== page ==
This is on the sidewalk of the Royal Mile. People claim that it is the dirtiest place in Edinburgh. Hundreds of years ago when people were still hanged, tortured, not a solid "jail" system, and no plumbing. 
There was a small building used for taxes and to house criminals. They were usually nailed to the outside of the building. So people hated that building because it took their money, and there were always criminals there. They would walk by and spit on the criminals or just the building if there were no criminals. They would also take their bins (that they used for their toilet) and would empty the bins on the criminals as well. 
The heart in the sidewalk is the only thing left of all the mess, and it is still tradition to spit on the heart as you walk by (so it's still pretty dirty!)
Yes, I spit. No, Sophie and Annie didn't. I blame it on softball? Having two brothers? Half living in the country with Rachel? 

One of my favorite parts of the walking tour was the stories (more to come tomorrow), and a little graveyard we went to. 

This drunken fool was quite amusing. He was with a buddy and a woman and they were hanging out in the doorway to the left of him. He came out and yelled, "I'm alive!! I'm alive!! Ahhhhhhh!! Boo!" 
I personally got a kick out of it, I'm not sure if everyone else did. 

The cage above were used often to save the bodies from body snatchers. More on body snatchers tomorrow! 

So, are you bored with the graveyard? Thinking why was it that exciting and such a great thing for me to see? 
   Take a look. 

Fine...... It has also been said that as J.K. Rowling would write and then she would walk around Edinburgh for hours. So, why is this a big deal?!

Because have you ever heard of Lord Voldemort? If so, you may have heard that his real name was Tom Riddle. The first head stone indeed says Thomas Riddell (with a little spelling adjustment to the last name).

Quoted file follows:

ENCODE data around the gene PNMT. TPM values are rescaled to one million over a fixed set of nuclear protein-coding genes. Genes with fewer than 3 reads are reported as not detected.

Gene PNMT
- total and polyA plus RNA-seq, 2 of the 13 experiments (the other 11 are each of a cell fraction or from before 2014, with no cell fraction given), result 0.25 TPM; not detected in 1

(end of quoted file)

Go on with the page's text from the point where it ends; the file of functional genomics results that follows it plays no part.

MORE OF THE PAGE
The second stone says William McGonagall. The last name may sound familiar to, I don't know, Professor Minerva McGonagall.

The third headstone isn't spelled the same, but could also be the name of the character Alastor Moody aka Mad-Eye Moody. 

Pretty exciting for a Harry Potter fan! I must say!! 

I'll leave this post with a few pictures from the rest of the tour. 

Annie, Sophie, and I with Edinburgh Castle behind us. All the green is Princess Gardens. 

 A couple city pictures of Edinburgh. 

Haggis, neeps, and tatties.
Considered the national dish of Scotland! 
For those of you who know me, I am not an extreme meat eater. So if it's not beef or chicken I will usually pass it up, because I am perfectly satisfied with side dishes! 
I knew that I had to try things on my trip, so this is me spreading my wings. 
I asked the bartender what was in the haggis. She said that it was sheep, mixed with oatmeal, and some spices. 
Big breath. Big girl pants. I ordered it. 
Neeps and Tatties are turnips and potatoes. 
On the left is a whiskey gravy sauce that I put on it. 
Now, Haggis is traditionally cooked in an intestine. Yep. I didn't ask if this one was, but if not, it is usually cooked in a sausage casing. I'm assuming since this is a little pub, that it would be the sausage case. 

First bite, very small first bite, was alright. It kind of tasted like breakfast sausage. I ate maybe one of those circles, but probably not quite. Mostly because of the texture. It was loosely put together and so you would scoop it on your fork and put it in your mouth, and the pieces went every where. I had to swish my mouth with my beer after each bite to get it out of the crack of my gum/lip. Now that is what weirds me out, and that was the biggest problem. 
I did eat all the neeps and tatties... and finished my beer. So overall, not too bad of a meal! 

Now, after I just googled what is traditionally in Haggis I better cross my fingers that that is not what I ate, because I will forever stay away from new meat encounters. 

Haggis is a savory pudding containing sheep's pluck (heart, liver and lungs); minced with onion, oatmeal,suet, spices, and salt, mixed with stock, and traditionally encased in the animal's stomach and simmered for approximately three hours.

I will post a the few other stories I mentioned in the next few days! This was only half of day one that I just shared. Yikes!!!